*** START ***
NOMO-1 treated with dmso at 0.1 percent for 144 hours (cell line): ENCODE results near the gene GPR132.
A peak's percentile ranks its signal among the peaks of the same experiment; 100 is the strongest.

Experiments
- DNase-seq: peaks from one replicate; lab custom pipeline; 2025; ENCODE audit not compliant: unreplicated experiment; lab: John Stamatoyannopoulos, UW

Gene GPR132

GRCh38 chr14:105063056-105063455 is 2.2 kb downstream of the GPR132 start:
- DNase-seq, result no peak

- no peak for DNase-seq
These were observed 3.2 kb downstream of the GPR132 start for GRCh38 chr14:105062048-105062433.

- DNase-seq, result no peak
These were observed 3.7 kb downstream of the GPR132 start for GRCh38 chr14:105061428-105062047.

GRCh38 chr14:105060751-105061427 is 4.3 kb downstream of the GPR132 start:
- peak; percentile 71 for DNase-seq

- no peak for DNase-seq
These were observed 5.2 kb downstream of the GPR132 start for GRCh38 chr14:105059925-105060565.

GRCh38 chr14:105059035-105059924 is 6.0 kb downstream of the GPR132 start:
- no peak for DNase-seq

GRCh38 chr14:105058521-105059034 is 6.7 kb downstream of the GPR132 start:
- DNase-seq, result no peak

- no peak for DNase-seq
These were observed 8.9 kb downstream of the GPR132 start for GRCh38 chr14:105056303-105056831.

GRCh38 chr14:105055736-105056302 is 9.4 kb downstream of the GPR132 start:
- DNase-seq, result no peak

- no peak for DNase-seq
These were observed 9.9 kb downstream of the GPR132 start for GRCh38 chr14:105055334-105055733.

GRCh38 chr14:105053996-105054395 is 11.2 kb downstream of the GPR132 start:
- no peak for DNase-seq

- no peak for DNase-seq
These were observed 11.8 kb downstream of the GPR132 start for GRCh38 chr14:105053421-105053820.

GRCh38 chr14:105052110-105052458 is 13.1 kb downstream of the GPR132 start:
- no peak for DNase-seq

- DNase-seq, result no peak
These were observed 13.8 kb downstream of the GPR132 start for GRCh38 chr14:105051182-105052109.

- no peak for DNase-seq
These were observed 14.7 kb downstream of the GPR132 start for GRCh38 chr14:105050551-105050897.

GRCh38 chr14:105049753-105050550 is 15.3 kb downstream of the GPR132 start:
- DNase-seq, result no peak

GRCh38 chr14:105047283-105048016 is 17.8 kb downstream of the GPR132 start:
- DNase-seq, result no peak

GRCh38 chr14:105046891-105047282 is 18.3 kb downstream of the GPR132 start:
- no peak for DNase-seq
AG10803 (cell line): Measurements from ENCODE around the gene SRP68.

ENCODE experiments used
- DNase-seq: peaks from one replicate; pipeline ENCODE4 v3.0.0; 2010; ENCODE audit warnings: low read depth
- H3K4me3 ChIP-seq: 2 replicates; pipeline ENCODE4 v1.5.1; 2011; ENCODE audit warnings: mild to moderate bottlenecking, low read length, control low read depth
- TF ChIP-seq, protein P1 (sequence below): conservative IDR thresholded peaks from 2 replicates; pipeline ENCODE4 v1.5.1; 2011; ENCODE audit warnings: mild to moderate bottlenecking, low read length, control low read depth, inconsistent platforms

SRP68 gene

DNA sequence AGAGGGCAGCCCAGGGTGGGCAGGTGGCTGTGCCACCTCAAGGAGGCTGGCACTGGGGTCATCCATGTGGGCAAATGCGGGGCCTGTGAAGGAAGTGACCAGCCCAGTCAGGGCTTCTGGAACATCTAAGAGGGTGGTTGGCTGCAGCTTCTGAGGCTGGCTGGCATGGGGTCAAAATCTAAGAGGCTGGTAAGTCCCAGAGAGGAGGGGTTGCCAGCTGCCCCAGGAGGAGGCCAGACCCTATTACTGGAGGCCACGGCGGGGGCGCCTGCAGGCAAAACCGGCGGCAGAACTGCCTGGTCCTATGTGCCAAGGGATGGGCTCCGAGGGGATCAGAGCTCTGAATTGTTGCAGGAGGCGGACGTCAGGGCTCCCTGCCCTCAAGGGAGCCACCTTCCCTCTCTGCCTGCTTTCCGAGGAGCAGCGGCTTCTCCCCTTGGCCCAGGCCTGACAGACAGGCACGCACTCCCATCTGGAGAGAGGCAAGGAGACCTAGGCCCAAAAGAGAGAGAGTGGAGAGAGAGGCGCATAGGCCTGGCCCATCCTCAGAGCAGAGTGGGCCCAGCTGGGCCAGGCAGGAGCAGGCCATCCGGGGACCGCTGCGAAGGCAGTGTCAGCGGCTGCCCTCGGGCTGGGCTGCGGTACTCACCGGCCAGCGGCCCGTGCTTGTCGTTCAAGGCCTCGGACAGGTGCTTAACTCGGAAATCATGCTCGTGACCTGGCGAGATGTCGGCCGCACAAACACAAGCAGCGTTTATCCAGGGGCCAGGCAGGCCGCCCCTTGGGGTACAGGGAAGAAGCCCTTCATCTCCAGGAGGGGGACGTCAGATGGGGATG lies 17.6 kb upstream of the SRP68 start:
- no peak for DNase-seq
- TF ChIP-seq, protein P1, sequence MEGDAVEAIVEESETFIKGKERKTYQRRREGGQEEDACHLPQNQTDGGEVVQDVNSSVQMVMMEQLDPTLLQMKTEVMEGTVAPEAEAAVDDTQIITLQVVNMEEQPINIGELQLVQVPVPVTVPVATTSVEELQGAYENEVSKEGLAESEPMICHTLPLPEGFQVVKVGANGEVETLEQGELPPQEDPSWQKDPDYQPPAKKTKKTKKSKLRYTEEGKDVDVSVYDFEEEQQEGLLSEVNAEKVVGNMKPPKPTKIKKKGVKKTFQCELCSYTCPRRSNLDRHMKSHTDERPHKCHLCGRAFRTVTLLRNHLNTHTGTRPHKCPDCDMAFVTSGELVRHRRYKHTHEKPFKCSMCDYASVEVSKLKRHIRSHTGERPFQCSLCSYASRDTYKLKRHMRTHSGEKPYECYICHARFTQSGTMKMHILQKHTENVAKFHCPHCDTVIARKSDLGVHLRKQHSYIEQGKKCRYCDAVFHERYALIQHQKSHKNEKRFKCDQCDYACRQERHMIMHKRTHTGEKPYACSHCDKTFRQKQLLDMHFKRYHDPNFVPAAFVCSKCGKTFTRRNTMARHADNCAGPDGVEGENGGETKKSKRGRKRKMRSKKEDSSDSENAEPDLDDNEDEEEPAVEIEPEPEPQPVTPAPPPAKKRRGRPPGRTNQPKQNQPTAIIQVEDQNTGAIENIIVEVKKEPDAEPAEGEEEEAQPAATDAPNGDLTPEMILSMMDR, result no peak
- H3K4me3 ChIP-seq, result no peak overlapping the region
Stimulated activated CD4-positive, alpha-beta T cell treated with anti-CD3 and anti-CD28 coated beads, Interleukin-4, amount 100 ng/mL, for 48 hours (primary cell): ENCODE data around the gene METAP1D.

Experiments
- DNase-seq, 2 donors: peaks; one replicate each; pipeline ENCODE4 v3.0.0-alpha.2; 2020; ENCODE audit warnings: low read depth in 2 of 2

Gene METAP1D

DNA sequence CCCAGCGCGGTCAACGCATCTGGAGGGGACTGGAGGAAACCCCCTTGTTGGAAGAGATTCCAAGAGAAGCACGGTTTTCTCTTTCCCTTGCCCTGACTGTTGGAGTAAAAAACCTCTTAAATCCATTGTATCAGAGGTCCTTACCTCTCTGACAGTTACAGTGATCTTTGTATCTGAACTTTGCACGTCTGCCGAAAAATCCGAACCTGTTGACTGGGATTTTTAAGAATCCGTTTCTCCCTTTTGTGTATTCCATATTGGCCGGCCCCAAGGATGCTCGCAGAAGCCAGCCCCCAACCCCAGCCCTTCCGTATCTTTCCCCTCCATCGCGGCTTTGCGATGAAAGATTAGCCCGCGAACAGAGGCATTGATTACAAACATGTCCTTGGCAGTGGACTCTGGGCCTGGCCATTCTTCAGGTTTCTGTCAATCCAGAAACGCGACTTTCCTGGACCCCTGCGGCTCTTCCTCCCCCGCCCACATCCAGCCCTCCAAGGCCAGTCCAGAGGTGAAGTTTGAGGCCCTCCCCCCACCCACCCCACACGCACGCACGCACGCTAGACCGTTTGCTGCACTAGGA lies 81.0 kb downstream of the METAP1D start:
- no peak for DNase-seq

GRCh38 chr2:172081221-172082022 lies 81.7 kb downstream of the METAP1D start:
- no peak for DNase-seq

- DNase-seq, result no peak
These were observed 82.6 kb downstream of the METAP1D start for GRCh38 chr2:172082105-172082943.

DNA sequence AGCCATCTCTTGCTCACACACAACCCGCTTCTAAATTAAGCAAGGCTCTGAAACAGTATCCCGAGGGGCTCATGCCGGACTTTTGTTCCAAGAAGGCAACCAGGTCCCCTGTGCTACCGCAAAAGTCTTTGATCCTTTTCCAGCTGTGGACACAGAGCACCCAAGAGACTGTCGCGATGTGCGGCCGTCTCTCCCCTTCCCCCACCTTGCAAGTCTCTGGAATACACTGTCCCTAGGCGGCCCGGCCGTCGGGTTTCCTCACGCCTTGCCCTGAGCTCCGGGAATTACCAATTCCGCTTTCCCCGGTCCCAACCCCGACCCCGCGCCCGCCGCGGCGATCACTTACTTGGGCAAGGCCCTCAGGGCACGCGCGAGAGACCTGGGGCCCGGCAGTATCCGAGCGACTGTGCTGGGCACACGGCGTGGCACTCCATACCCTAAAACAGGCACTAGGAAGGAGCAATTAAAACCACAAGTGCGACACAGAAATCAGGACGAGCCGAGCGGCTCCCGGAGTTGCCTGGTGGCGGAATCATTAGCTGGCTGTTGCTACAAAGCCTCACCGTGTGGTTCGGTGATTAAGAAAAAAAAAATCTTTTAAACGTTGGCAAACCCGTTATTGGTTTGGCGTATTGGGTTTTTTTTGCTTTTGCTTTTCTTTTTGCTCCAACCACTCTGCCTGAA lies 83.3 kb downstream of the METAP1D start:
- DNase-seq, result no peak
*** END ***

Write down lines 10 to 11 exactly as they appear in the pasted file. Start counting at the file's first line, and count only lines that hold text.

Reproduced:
- DNase-seq, result no peak
These were observed 3.7 kb downstream of the GPR132 start for GRCh38 chr14:105061428-105062047.